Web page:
6.2.2 adopt a stricter marketing authorisation policy, by:
6.2.2.1 introducing criteria such as added therapeutic value (in relation to existing treatments), or a “need clause”, implying that a drug must also be assessed in relation to medical need;
6.2.2.2 making it mandatory to publish the results of all clinical tests relating to the medicine for which authorisation is being requested;
6.2.2.3 where appropriate, considering restricting reimbursement by the social security system to only those medicines which satisfy such criteria and requirements;
6.2.3 ensure that medicines whose effectiveness has been established remain on the market by having recourse, where necessary, to mandatory licences in return for the payment of royalties;
6.2.4 set up a public fund to finance independent research geared to unmet health needs, including in the field of rare and paediatric diseases.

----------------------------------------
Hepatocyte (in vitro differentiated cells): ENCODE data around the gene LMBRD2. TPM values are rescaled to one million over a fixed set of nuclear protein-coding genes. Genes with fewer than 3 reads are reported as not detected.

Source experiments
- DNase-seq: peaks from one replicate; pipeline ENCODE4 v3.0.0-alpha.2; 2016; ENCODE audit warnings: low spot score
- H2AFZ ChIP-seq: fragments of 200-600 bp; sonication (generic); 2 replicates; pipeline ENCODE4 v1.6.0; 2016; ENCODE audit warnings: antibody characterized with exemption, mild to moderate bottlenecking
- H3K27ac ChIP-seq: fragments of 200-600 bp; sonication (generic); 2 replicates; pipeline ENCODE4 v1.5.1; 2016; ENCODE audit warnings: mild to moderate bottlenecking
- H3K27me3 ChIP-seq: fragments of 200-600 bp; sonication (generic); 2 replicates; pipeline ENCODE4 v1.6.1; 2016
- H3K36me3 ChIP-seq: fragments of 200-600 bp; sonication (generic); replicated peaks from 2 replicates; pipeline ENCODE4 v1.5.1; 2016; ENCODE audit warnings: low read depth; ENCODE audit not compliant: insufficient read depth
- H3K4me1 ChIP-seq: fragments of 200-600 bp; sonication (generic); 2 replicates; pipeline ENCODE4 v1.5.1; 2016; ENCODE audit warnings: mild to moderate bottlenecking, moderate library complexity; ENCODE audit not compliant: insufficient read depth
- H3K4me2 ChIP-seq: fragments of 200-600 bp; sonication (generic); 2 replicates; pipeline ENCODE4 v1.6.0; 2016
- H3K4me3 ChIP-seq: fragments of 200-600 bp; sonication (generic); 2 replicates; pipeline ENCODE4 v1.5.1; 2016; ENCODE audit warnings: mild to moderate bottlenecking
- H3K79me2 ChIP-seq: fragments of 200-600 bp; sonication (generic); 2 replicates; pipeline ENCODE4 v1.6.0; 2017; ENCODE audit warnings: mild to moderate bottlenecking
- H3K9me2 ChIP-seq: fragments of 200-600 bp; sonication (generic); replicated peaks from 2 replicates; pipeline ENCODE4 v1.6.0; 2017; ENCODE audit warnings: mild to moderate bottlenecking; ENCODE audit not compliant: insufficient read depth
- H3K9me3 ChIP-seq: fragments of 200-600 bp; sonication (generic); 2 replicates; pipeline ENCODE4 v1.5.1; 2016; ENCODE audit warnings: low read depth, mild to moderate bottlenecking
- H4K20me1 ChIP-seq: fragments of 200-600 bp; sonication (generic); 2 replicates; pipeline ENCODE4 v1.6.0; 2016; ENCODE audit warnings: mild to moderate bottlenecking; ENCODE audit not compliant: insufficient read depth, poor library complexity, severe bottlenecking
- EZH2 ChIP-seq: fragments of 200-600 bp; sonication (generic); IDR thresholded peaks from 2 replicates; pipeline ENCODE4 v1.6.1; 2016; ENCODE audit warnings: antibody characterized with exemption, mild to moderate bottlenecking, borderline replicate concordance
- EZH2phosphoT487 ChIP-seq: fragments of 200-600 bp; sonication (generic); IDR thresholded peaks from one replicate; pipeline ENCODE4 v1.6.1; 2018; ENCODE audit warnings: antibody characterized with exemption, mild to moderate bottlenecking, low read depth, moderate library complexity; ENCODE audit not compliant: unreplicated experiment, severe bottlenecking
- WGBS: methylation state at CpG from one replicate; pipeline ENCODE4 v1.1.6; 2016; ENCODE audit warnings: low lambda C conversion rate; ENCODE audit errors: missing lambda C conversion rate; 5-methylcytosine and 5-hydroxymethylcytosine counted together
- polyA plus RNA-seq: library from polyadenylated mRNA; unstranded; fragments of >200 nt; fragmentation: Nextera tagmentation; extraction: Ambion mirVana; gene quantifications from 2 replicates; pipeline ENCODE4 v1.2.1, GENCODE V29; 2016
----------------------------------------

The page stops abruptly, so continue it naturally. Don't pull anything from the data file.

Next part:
7. The Assembly calls on member States to prohibit any agreement between pharmaceutical companies which aims to delay, without medical justification, the marketing of generic medicines.
8. The Assembly calls on member States to impose dissuasive penalties for any illegal practices carried out by pharmaceutical companies, where appropriate by imposing fines of a given percentage of their turnover.
9. In order to ensure the viability of health systems and the accessibility of affordable and innovative medicines in the long term, the Assembly calls on the World Health Organization to put forward alternatives to the current patent-based pharmaceutical innovation model.
10. Lastly, the Assembly calls on the pharmaceutical industry, including companies and associations, to step up its efforts to increase transparency and co-operate more closely with the public authorities in the health sector.